As explained by CMSC Concertmaster Lakshman Joseph-de Saram (playing first violin), each of these eight processionals and marches were likely composed for the welcoming of a royal delegation in an intimate setting; and the piccolo trumpet, played skilfully by Naveen Fernando, along with the accompanying string quintet transported us back in time to the graceful courtyard in the dwelling of a 17th Century European monarch. The joyful banter between the first violin – at times playing the role of second trumpet – and the piccolo trumpet (playing first trumpet) artfully exhibited a seamless and well-balanced pairing between trumpets and strings in this collaboration.
For the next part of the evening’s programme, we shifted a few decades forward in time, to the works of a 16-year-old Mozart, in Divertimento in B-flat major, K.137/125b, which, according to Joseph-de Saram, came about as a “fun” exercise for the orchestra in the midst of preparations for Mozart’s opera Lucio Silla in Milan, Italy.
As novel and delightful as the sounds of the piccolo trumpet were, being an enthusiast of the stringed instruments, I was eager to hear their repartee and conspiring, in work written specifically for them – in this instance for two violins, a viola, cello, and, additionally, a contrabass. And in the three movements of Mozart’s Divertimento in B-flat major, we got to experience a range of character and flair in each of the instruments as Mozart’s work bore testament to his typical, genius self.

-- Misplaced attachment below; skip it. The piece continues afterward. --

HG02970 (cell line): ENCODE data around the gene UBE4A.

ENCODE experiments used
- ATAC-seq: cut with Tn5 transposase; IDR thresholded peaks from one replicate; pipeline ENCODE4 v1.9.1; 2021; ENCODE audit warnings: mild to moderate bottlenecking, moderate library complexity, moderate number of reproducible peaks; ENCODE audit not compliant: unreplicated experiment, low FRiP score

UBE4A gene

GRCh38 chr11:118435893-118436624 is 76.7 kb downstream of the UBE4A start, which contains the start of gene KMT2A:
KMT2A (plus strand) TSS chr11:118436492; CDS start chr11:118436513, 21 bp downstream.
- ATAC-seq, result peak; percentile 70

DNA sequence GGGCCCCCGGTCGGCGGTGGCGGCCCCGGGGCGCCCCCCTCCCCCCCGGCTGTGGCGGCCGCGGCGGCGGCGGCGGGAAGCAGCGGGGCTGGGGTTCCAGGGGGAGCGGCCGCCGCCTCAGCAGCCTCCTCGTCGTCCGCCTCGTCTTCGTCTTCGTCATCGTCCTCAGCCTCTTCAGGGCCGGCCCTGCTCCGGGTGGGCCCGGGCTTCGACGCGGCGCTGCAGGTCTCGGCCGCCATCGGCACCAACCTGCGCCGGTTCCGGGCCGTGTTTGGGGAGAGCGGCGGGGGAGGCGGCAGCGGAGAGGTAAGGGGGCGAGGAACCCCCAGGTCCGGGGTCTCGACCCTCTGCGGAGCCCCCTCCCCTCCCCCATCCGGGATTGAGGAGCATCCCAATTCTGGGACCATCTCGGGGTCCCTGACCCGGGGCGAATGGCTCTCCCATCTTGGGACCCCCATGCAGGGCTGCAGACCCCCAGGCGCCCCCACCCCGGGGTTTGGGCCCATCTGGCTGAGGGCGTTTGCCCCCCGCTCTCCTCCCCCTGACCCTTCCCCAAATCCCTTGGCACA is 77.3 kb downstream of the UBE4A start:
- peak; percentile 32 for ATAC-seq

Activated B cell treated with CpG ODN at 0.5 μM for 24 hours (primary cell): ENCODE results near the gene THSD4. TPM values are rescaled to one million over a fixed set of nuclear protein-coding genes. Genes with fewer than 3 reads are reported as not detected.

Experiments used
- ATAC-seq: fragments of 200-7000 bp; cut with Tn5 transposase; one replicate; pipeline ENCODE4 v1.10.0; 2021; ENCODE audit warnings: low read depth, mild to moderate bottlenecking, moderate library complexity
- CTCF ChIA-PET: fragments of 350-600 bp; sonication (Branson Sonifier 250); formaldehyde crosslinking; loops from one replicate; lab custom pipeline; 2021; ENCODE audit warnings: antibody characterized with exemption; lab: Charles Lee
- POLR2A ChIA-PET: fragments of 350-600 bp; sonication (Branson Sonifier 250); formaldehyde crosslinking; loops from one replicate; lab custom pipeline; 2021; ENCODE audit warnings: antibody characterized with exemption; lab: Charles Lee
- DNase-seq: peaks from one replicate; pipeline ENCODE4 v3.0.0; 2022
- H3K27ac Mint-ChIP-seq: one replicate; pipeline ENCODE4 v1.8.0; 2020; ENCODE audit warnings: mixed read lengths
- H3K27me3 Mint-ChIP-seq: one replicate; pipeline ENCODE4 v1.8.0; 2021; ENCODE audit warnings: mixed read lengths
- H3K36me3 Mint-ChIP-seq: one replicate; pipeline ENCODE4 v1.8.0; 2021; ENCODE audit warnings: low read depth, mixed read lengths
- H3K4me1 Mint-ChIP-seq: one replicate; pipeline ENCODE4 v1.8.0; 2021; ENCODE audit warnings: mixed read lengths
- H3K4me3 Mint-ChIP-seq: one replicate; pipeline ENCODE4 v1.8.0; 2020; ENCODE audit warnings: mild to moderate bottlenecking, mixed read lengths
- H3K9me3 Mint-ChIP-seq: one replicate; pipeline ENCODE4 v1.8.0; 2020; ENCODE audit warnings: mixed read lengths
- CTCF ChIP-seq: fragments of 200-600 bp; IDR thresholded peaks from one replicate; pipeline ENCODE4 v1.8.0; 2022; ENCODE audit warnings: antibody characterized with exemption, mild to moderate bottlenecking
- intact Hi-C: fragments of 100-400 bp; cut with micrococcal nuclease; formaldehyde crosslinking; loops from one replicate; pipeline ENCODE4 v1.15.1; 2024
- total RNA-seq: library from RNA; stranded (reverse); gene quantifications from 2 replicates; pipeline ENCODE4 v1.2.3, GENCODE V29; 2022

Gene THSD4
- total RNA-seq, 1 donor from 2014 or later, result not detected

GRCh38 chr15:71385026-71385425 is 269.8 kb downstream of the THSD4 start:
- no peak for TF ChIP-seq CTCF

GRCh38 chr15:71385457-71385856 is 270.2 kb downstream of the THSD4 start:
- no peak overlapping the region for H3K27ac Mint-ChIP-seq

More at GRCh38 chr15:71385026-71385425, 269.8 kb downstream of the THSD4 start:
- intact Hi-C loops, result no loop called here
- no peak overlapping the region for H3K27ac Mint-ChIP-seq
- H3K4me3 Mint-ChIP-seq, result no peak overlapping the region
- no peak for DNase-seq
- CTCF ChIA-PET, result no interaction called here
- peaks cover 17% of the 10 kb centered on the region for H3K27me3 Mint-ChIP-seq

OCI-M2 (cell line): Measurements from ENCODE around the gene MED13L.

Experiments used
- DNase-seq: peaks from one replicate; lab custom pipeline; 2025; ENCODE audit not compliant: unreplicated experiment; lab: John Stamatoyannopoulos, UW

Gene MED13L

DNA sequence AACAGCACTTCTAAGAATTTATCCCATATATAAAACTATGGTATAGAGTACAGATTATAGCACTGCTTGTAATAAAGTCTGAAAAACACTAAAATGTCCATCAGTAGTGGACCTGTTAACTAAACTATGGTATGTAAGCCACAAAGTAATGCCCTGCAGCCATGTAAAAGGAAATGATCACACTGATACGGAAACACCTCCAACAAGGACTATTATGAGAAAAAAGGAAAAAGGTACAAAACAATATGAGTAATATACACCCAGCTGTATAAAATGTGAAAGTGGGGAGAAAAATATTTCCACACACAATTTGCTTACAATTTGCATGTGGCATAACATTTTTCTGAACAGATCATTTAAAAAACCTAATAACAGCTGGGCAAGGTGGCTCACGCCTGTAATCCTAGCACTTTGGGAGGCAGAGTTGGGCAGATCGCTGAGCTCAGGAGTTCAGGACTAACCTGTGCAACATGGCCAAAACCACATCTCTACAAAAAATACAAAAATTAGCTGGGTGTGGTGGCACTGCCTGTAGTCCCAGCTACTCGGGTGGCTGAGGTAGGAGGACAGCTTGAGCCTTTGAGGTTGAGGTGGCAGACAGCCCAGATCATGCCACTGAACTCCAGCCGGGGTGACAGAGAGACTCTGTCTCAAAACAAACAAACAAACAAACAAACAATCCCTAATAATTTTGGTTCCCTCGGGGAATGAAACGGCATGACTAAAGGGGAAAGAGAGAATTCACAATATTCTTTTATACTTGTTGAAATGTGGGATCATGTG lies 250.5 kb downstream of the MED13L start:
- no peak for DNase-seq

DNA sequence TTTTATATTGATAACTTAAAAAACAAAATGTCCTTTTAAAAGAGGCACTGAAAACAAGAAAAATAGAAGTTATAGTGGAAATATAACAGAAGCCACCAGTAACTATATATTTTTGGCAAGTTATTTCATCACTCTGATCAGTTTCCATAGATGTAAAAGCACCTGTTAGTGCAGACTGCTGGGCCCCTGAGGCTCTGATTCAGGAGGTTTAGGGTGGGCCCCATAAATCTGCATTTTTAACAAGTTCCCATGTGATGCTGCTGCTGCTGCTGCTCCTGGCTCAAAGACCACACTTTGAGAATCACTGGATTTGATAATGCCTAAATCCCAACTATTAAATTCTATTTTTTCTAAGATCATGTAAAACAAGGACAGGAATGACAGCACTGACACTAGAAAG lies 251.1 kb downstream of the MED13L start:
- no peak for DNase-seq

The last part of the programme brought us forward by approximately a century, to the works of Mendelssohn when he was just 10 years old, in Sinfonia for String Quintet No. 7 in D Minor, MWV N 7, which, curiously, was accompanied by a disclaimer to the audience from the concertmaster: Owing to the complexity of the composition of this 10-year-old prodigy, we, the audience, warned Joseph-de Saram, could be subjected to the musicians calling out bar numbers or voicing beat patterns to keep each other from going off the rails.
This forewarning made us all the more sit on the edges of our seats as the musicians took a deliberately longer time to tune their instruments, tighten their bows, and ready themselves for Mendelsohhn’s four-part creation. And from the very first resounding note, the atmosphere in the hall changed drastically. The skilful playing of the instrumentalists and their unique interpretation of the brilliant composition drew us all in, and each of us in the audience followed every note and rest with bated breath.